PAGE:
Feature Article

Community-acquired pneumonia in adults

Patrick GP Charles, Paul DR Johnson



The recommended empirical therapy in adults for the common condition community acquired pneumonia is combination therapy with a narrow spectrum beta lactam antibiotic, to treat typical pathogens, and a macrolide antibiotic or doxycycline, to treat atypical pathogens.

Key Points

  • Community-acquired pneumonia (CAP) is defined as pneumonia occurring in an immunocompetent patient who has not been in hospital for at least 14 days.
  • CAP can be difficult to differentiate clinically from many other illnesses, the most common being viral respiratory tract infections. Chest x-ray infiltrate is the feature that best identifies patients as having pneumonia.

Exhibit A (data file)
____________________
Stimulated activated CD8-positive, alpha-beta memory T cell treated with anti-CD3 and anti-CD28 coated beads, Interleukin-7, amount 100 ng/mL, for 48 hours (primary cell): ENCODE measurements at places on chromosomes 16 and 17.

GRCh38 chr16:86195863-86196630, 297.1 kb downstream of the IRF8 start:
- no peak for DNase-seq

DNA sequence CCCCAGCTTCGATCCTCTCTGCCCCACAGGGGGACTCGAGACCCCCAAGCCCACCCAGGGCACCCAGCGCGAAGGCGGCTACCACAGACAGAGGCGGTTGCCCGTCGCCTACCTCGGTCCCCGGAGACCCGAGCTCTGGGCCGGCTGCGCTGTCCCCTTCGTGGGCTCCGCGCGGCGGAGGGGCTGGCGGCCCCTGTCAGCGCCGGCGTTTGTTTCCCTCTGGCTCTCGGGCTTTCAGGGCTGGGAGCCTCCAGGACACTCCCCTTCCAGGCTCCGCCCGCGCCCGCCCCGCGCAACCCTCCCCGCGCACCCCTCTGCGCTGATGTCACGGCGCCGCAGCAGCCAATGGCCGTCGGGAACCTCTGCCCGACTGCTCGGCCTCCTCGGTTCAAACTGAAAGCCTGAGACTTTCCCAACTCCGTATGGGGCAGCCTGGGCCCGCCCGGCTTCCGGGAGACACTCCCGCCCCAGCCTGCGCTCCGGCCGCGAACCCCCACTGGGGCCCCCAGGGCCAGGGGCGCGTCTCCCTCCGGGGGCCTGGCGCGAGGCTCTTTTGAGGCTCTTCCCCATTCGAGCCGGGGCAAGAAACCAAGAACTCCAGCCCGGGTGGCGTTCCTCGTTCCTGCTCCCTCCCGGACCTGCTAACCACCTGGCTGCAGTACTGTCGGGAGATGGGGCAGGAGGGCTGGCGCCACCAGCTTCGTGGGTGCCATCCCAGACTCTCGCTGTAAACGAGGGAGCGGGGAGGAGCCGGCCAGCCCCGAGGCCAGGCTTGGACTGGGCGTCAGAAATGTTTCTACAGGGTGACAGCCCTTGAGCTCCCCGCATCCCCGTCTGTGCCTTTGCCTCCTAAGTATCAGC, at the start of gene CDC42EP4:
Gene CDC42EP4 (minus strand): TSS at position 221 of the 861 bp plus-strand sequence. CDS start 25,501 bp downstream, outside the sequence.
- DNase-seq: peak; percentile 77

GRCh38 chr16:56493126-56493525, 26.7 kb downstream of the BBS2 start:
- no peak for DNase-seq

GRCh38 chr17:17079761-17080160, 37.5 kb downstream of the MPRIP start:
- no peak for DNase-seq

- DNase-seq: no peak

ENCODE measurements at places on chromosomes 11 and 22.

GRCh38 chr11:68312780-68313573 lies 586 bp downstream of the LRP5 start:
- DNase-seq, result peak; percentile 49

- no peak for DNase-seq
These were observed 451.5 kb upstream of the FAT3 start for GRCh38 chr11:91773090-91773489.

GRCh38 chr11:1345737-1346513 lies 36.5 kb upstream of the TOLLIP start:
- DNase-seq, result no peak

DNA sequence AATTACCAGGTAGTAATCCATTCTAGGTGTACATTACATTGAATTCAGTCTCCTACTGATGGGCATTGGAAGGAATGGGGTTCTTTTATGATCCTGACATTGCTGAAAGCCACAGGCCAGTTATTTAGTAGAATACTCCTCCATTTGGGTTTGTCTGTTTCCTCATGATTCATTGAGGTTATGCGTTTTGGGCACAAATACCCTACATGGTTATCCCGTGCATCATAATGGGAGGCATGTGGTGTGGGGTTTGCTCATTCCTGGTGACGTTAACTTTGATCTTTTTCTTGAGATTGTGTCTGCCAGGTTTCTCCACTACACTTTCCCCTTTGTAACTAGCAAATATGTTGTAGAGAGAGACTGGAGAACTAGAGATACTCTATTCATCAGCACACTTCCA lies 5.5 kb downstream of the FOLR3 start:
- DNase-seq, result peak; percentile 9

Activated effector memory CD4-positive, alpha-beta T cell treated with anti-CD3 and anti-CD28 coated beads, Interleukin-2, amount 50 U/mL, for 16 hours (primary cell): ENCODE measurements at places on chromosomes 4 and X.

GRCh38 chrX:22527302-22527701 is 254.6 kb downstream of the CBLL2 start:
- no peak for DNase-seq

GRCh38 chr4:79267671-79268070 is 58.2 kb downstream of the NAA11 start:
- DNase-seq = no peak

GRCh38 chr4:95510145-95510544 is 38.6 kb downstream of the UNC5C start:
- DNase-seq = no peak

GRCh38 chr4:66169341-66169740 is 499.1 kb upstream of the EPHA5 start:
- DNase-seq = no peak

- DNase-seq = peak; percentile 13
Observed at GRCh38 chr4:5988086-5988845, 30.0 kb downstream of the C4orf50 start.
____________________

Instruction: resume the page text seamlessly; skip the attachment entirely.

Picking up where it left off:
• Patients with normal chest x-rays are unlikely to benefit from taking antibiotics.
  • Features of CAP that suggest the need for hospitalisation are severe breathlessness, confusion, inability to maintain oral intake, hypotension, hypoxia and multilobar or bilateral changes on chest x-ray.
  • Treatment recommendations for CAP are controversial but existing Australian guidelines to use combination antibiotic therapy aimed at typical and atypical pathogens are appropriate.